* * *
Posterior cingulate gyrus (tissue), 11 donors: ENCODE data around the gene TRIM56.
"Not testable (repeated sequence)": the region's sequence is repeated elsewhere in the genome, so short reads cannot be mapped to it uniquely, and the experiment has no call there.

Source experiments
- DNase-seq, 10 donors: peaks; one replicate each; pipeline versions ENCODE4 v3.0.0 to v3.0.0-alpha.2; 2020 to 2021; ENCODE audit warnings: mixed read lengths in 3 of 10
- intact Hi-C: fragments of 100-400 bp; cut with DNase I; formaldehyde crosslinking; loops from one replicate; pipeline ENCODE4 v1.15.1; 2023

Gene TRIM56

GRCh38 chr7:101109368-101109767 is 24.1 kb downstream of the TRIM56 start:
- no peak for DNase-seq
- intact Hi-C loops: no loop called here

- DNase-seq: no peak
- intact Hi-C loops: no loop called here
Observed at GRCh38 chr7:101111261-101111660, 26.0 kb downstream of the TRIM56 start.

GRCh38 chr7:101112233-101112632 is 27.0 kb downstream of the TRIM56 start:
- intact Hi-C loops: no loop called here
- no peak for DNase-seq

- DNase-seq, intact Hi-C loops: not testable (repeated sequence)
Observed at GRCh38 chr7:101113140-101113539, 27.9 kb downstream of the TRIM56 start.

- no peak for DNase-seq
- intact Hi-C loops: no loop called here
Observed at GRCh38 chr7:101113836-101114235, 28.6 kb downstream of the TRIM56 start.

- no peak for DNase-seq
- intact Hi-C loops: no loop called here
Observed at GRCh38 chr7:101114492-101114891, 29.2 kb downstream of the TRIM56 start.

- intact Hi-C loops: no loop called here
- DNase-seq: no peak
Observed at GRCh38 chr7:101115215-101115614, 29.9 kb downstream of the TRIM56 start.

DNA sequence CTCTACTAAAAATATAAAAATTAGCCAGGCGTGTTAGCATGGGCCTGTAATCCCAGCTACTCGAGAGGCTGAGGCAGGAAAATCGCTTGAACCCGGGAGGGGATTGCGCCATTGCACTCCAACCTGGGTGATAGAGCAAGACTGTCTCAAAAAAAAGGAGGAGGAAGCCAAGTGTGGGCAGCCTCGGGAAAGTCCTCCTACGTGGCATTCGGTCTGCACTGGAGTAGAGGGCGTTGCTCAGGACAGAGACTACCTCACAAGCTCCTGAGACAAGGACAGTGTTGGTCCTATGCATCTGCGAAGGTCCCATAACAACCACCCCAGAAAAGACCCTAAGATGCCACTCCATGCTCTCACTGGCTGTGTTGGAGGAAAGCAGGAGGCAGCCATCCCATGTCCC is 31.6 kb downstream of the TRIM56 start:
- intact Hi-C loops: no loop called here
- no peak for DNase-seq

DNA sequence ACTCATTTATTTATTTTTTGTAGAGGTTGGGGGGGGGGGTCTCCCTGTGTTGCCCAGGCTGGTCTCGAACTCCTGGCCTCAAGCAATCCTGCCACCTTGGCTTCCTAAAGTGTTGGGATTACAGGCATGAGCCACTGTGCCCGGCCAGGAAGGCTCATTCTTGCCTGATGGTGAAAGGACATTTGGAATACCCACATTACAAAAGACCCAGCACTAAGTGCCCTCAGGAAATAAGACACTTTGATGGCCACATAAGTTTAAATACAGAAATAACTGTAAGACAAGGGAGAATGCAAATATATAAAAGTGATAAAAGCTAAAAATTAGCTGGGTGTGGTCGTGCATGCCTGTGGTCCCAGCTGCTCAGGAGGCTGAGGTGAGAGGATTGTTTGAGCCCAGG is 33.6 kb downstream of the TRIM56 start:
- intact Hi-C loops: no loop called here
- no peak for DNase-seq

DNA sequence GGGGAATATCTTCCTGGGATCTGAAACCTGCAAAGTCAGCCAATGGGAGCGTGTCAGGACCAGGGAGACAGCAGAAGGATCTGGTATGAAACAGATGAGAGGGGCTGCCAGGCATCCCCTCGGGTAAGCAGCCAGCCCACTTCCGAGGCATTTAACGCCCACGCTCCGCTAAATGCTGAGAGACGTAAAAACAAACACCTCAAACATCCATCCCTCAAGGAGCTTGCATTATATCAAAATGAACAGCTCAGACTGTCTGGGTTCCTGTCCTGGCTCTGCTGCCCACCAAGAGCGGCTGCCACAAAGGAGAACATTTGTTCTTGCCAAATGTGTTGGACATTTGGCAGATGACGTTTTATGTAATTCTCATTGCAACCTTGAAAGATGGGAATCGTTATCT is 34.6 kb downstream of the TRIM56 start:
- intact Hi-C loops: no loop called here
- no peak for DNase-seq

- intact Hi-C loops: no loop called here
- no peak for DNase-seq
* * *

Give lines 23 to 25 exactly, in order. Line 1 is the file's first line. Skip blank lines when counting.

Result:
Observed at GRCh38 chr7:101114492-101114891, 29.2 kb downstream of the TRIM56 start.

- intact Hi-C loops: no loop called here
- DNase-seq: no peak